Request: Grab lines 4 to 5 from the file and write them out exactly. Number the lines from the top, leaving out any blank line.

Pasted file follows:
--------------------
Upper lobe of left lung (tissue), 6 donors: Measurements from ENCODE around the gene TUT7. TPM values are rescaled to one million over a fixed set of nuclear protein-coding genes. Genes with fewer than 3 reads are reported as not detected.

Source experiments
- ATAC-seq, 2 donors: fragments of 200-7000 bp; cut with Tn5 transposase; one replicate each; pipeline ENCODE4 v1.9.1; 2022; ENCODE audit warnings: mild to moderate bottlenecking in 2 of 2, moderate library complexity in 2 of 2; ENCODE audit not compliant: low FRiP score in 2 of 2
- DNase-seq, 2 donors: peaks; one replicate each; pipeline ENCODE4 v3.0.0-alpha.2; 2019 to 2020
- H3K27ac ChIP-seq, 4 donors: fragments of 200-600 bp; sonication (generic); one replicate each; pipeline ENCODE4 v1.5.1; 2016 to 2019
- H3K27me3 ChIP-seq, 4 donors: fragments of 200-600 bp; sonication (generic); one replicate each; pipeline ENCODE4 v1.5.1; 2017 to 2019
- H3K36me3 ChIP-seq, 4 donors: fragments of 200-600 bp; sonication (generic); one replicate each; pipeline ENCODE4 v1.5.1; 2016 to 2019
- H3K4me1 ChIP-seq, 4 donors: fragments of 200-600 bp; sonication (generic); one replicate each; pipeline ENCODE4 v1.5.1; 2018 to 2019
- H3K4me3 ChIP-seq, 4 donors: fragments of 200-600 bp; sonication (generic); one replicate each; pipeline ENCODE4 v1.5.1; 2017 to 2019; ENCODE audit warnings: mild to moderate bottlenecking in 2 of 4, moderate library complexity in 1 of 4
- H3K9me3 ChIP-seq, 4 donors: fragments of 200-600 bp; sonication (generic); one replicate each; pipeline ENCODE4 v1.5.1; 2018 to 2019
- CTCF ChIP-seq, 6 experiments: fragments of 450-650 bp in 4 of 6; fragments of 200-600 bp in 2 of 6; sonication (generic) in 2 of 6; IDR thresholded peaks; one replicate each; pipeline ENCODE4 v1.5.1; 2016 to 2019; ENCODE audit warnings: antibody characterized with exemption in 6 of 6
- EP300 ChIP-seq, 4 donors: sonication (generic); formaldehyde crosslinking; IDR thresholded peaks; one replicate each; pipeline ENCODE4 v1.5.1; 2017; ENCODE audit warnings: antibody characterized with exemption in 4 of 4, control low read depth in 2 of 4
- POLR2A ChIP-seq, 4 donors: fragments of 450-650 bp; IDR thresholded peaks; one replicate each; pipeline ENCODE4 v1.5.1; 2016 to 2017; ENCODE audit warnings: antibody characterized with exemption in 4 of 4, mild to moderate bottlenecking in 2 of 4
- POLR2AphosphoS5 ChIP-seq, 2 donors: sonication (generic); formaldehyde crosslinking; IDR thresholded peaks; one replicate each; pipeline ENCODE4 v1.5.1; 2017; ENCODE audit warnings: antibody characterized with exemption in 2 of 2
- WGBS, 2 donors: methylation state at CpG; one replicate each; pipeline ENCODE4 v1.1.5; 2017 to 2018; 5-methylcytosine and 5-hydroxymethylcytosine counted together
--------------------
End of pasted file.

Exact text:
- DNase-seq, 2 donors: peaks; one replicate each; pipeline ENCODE4 v3.0.0-alpha.2; 2019 to 2020
- H3K27ac ChIP-seq, 4 donors: fragments of 200-600 bp; sonication (generic); one replicate each; pipeline ENCODE4 v1.5.1; 2016 to 2019